Over the summer Teddy gradually started eating more and more solid foods. His first experience with blueberries was a gigantic success (almost as big as the stain.) His first encounter with broccoli was an equally gigantic failure. On the whole though, Kate was pleased to find that he enjoyed trying new things and usually liked them--if not the first time, then the second or third time. (He did eventually start loving even broccoli!) He at bread and cheerios and crackers like a machine; he adored any kind of fruit; even veggies were good--especially tomatoes. She felt a little bad, taking Teddy to a church potluck. He was still pretty limited by texture, and there was a veggie tray with cherry tomatoes...and over the course of the meal, she was sure that she took almost all of them for Teddy. (And all the while, felt like Kathleen Kelly would appear over her shoulder, scoop them back onto the tray, and say "That caviar is a garnish!")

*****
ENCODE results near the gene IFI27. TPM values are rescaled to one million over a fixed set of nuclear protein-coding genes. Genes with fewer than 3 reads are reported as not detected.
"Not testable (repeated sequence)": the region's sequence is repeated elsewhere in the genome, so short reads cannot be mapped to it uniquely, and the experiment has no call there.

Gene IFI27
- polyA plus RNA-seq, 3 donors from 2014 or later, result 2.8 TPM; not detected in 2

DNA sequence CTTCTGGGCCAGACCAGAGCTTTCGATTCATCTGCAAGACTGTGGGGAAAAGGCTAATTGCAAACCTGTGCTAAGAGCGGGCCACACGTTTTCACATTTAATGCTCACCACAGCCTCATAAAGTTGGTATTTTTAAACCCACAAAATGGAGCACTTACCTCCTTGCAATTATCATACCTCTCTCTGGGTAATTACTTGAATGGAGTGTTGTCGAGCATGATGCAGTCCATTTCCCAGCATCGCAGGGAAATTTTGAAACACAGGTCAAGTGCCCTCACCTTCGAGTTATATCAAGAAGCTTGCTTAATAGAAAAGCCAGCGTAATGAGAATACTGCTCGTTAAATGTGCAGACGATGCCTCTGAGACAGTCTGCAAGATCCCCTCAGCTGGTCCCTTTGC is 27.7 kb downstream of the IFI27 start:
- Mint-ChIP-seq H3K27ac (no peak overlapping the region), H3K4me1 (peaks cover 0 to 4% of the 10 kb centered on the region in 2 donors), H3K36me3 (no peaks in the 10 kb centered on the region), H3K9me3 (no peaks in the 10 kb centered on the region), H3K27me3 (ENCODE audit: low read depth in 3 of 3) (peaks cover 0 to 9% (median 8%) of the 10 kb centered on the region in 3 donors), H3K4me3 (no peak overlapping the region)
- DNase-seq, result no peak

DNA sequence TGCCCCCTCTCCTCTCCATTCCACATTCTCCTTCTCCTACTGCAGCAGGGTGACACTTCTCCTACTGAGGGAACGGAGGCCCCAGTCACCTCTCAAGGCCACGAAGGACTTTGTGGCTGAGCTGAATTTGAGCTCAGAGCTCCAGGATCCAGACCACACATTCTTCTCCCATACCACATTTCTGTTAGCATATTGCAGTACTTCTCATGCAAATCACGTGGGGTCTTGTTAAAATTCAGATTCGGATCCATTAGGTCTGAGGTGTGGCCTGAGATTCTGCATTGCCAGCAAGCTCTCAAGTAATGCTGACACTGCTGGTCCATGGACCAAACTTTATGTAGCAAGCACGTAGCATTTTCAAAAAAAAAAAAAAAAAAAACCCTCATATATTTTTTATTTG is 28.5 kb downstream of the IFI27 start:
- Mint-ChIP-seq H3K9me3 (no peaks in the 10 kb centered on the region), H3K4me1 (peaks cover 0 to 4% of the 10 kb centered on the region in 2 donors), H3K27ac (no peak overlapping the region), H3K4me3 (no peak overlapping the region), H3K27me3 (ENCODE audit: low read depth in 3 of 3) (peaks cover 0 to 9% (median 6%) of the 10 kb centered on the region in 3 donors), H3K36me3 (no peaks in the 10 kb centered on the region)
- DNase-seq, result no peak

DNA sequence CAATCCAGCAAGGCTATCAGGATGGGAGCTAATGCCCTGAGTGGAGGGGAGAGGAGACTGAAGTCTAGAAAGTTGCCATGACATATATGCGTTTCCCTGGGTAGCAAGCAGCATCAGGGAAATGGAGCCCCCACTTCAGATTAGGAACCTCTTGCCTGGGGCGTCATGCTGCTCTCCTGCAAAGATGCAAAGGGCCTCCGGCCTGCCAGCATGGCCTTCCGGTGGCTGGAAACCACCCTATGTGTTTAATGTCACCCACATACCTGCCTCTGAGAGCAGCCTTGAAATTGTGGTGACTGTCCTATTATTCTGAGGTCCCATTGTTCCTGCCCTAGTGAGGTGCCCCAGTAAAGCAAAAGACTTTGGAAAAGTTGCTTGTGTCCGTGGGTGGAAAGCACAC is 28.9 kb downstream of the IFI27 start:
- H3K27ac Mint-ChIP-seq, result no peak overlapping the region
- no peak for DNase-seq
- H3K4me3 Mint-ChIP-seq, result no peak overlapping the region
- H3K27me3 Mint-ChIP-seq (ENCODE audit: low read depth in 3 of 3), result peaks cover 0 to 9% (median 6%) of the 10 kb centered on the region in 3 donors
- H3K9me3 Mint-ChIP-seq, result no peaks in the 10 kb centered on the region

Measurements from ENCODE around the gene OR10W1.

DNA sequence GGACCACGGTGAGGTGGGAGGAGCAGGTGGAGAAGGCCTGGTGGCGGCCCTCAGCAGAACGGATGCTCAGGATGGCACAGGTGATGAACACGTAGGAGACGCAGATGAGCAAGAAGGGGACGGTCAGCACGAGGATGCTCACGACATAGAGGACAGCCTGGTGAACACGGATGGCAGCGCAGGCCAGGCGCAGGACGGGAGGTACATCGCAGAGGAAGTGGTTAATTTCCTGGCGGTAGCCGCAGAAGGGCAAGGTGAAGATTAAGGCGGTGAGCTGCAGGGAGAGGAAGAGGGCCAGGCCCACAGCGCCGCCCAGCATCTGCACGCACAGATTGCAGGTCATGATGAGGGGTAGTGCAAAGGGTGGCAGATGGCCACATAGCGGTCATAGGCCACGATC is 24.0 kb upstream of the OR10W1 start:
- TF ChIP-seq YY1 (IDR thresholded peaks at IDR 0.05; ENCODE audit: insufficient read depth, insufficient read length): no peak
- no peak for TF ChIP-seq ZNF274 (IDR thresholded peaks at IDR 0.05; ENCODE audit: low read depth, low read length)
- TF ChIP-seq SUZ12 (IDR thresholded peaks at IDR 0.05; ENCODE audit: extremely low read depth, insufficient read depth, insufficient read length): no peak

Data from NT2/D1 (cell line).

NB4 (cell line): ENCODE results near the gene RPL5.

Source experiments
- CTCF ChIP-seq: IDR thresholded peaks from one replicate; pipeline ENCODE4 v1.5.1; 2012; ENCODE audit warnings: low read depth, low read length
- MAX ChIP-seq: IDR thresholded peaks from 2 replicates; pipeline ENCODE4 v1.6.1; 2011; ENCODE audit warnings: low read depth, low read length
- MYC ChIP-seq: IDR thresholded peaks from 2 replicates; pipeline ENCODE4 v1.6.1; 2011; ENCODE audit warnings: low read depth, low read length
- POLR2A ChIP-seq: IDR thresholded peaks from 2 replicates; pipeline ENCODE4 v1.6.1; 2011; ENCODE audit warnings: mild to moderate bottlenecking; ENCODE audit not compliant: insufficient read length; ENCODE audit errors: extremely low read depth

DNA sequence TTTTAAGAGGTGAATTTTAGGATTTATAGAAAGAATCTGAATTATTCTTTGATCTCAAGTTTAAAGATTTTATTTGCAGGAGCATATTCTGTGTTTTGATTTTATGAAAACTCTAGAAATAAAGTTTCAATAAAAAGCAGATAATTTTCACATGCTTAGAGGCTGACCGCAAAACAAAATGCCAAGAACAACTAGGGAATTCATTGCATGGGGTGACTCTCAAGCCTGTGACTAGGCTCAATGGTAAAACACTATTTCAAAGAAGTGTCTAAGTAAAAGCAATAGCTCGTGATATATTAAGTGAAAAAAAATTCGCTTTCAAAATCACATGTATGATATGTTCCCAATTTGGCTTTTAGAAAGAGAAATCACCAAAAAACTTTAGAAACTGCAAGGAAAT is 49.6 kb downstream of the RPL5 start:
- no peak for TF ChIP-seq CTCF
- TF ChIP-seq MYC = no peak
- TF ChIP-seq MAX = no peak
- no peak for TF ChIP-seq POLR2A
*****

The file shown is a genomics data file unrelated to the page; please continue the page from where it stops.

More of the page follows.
With only a month or two left before their little girl appeared, Kate wanted to accomplish a couple more projects--in the kitchen this time. She had long since wanted to learn about Indian cuisine. And now she had the perfect opportunity! When a friend moved away, she gave Kate three of her Indian cookbooks, and since being back home, Kate had been diligently reading them. She studied the introductions and made an extensive list of spices to stock in her pantry. One book had a list of Indian stores in each state across America. For the state of Virginia, there was only one listed...and it just happened to be right next to her OB doctor's office!